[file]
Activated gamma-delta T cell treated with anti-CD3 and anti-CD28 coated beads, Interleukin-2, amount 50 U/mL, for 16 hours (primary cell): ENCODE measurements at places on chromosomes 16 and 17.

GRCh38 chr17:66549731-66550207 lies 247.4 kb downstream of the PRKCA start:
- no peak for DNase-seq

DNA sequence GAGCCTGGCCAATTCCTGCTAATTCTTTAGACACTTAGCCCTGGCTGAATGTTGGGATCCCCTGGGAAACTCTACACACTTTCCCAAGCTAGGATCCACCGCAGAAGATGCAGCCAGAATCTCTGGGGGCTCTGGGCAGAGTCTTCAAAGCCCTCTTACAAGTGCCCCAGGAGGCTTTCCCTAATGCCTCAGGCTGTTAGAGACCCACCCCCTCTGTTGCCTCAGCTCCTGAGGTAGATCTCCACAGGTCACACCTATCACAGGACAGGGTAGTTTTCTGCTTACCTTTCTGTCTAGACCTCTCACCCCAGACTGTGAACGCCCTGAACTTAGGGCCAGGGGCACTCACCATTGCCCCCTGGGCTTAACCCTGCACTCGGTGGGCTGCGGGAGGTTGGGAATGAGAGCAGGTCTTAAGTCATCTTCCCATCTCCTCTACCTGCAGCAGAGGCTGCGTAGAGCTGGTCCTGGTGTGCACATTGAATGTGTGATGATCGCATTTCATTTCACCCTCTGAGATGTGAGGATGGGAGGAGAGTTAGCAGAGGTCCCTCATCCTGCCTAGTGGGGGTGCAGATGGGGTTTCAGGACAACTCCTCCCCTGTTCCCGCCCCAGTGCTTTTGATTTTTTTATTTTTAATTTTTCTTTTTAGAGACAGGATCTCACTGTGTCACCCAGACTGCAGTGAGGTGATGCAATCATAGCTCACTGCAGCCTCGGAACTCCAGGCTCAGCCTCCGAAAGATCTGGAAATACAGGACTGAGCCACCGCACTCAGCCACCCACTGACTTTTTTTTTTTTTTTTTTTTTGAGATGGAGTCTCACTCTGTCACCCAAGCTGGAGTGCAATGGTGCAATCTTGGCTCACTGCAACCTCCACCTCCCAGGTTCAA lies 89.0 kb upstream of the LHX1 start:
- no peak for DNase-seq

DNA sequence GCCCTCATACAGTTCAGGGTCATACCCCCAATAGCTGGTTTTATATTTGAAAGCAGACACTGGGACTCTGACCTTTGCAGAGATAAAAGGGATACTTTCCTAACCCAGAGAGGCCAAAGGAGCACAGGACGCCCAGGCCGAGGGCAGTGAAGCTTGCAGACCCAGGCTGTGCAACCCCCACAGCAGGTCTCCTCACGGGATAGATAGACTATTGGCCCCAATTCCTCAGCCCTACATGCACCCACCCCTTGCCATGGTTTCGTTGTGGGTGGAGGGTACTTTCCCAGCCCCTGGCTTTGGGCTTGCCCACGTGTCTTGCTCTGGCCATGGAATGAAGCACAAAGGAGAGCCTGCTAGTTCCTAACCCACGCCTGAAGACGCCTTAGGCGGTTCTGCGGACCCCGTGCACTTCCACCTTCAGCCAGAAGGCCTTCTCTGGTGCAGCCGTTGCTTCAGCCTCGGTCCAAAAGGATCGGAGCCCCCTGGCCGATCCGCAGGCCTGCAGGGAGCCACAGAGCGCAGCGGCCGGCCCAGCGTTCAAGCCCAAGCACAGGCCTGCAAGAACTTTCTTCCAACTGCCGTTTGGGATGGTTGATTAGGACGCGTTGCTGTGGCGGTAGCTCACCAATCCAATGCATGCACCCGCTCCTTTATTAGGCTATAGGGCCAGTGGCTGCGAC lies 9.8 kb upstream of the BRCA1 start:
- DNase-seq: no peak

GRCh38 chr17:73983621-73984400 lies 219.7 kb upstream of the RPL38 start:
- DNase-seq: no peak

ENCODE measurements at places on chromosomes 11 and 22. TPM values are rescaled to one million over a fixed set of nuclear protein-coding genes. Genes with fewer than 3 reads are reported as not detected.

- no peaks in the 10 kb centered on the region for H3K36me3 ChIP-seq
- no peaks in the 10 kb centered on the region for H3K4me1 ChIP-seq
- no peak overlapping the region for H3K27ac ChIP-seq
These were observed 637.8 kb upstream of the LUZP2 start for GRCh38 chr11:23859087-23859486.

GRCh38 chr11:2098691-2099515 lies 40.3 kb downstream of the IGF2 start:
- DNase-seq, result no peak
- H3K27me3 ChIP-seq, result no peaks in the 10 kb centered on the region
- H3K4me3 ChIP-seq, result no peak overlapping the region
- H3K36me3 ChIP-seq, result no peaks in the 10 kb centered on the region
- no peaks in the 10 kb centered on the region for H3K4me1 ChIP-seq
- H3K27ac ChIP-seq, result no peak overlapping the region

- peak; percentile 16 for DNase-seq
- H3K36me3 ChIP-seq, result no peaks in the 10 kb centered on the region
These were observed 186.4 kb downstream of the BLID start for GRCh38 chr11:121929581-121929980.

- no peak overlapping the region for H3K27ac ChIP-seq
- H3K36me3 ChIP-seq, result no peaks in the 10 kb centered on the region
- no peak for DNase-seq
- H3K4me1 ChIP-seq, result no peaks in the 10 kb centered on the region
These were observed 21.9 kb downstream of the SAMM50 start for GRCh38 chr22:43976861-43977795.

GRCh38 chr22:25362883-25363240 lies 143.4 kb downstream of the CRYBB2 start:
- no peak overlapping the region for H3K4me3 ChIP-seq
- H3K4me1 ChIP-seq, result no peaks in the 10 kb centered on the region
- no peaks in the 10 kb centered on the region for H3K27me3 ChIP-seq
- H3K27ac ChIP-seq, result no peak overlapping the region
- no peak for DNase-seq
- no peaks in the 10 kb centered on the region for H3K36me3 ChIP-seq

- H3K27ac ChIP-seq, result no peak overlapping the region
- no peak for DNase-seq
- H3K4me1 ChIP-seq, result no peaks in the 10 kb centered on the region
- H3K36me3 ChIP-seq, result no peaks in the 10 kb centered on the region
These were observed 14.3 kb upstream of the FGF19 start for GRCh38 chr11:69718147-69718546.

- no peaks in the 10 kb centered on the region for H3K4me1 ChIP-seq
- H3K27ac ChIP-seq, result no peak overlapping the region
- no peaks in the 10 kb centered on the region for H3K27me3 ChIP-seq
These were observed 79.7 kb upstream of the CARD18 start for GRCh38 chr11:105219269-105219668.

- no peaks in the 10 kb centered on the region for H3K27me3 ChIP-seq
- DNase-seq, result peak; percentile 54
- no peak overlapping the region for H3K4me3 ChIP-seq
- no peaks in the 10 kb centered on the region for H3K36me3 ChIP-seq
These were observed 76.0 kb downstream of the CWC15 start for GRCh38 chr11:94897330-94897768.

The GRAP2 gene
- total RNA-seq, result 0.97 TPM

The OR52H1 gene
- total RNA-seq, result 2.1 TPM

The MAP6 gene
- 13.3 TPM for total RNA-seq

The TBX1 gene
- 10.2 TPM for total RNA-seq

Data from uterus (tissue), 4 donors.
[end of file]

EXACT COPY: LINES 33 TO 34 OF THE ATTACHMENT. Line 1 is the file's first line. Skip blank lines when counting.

- no peaks in the 10 kb centered on the region for H3K27me3 ChIP-seq
- H3K27ac ChIP-seq, result no peak overlapping the region